Postpartum anxiety happens when severe anxious thoughts become difficult to control. Many new moms are naturally in their heads a lot, but increased general anxiety around motherhood and infant care can become problematic. Often moms report thinking nonstop, not being able to turn off thoughts, an inability to relax and irritability. Look for perfectionist traits and trying to do everything 'right' (when there is no right or perfect way to care for a new baby). Also look for anxious thoughts, especially around infant health, sleep or feeding, and a never ending to-do list. Racing thoughts may impact mom's sleep.

Postpartum panic disorder occurs when extreme fear and anxiety manifest somatically through panic attacks. Symptoms may include chest pain, heart palpitations, feeling faint, tingling, sweating, shaking and feeling out of control. Anxiety may increase as you begin to fear having more panic attacks.

Postpartum obsessive-compulsive disorder occurs as obsessive, intrusive thoughts completely take over. Symptoms include obsessive worry for the baby’s health, care or hygiene, or irrational fears around you or others causing harm to the baby. Many women create compulsive behaviors or rituals to compensate for intense thoughts.

Postpartum PTSD is often related to traumatic birth. Symptoms can include nightmares, flashbacks of birth or past trauma, feeling unsafe, avoidance, hypervigilance and a sense of unreality / out of one's body.

Postpartum bipolar disorder can manifest in women with a history of bipolar or major depressive disorder, and may also appear for the first time after childbirth. It typically presents initially with severe depressive symptoms. Manic symptoms include elevated mood, euphoria, decreased need for sleep, rapid speech and grandiose thought patterns.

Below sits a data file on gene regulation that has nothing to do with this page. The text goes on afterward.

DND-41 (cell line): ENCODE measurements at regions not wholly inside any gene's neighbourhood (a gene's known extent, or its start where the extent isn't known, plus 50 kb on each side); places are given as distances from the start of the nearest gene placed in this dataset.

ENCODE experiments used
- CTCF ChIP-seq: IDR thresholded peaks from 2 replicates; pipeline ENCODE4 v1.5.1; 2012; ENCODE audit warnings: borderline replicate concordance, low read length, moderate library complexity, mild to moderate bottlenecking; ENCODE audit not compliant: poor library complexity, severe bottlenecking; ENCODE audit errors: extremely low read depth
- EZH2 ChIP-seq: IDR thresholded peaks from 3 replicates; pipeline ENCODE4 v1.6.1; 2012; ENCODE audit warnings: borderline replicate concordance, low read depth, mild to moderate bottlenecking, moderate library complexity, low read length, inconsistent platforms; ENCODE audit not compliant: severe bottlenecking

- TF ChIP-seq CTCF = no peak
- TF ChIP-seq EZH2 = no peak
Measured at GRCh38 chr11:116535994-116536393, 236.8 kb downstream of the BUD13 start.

Postpartum psychosis is the most severe postpartum concern and occurs rarely. Safety is an urgent concern. Symptoms include confusion, hallucinations, delusional thinking, odd speech patterns, paranoia, severe insomnia and extreme irritability. Psychotic symptoms have a rapid onset and require immediate medical attention.

Post-adoption depression affects up to 25% of adoptive parents. Symptoms may include depressed mood, increased anxiety, sleep or eating concerns, irritability, unrealistic expectations of motherhood, attachment concerns, self-doubt about parenting, lack of support, fear that the child will be taken away and feelings of disappointment, inadequacy or guilt. Mood concerns can be heightened by legal or societal stressors and previous infertility.

Get Support

I am passionate about supporting new moms and moms-to-be on their journey to parenthood. I welcome individuals and couples who may need support during this transition. I have experience supporting new moms and completed professional training in the assessment and treatment of perinatal / postpartum mood and anxiety disorders. Please contact me for an initial consultation.

Resources

Postpartum Support International

Postpartum Progress Support Groups

California Maternal Mental Health Collaborative

The Other Postpartum Problem: Anxiety

Where Postpartum Depression Meets Adoption

Books:

Becoming a Calm Mom: How to Manage Stress & Enjoy the First Year of Motherhood, Deborah Roth Ledley PhD

This Isn’t What I Expected: Overcoming Postpartum Depression, Karen Kleiman, MSW and Valerie Raskin, MD

Dropping the Baby and Other Scary Thoughts: Breaking the Cycle of Unwanted Thoughts in Motherhood, Karen Kleiman, MSW and Amy Wenzel, PhD

The Journey to Parenthood: Myths, Reality and What Really Matters, Diana Lynn Barnes PsyD, Leigh G. Balber

Breathing with Baby, Nicole Bookman, MA

The Post-Adoption Blues: Overcoming the Unforeseen Challenges of Adoption, Karen Foli PhD, John Thompson MD

Finding Calm for the Expectant Mom: Tools for Reducing Stress, Anxiety, and Mood Swings During Your Pregnancy, Alice Domar PhD and Sheila Curry Oakes

Mindful Motherhood: Practical Tools for Staying Sane During Pregnancy and Your Child's First Year, Cassandra Vieten PhD

The Pregnancy and Postpartum Anxiety Workbook: Practical Skills to Help Overcome Anxiety, Worry, Panic Attacks, Obsessions, and Compulsions, Kevin Gyoerkoe, PsyD, Pamela Wiegartz, PhD, Laura Miller, MD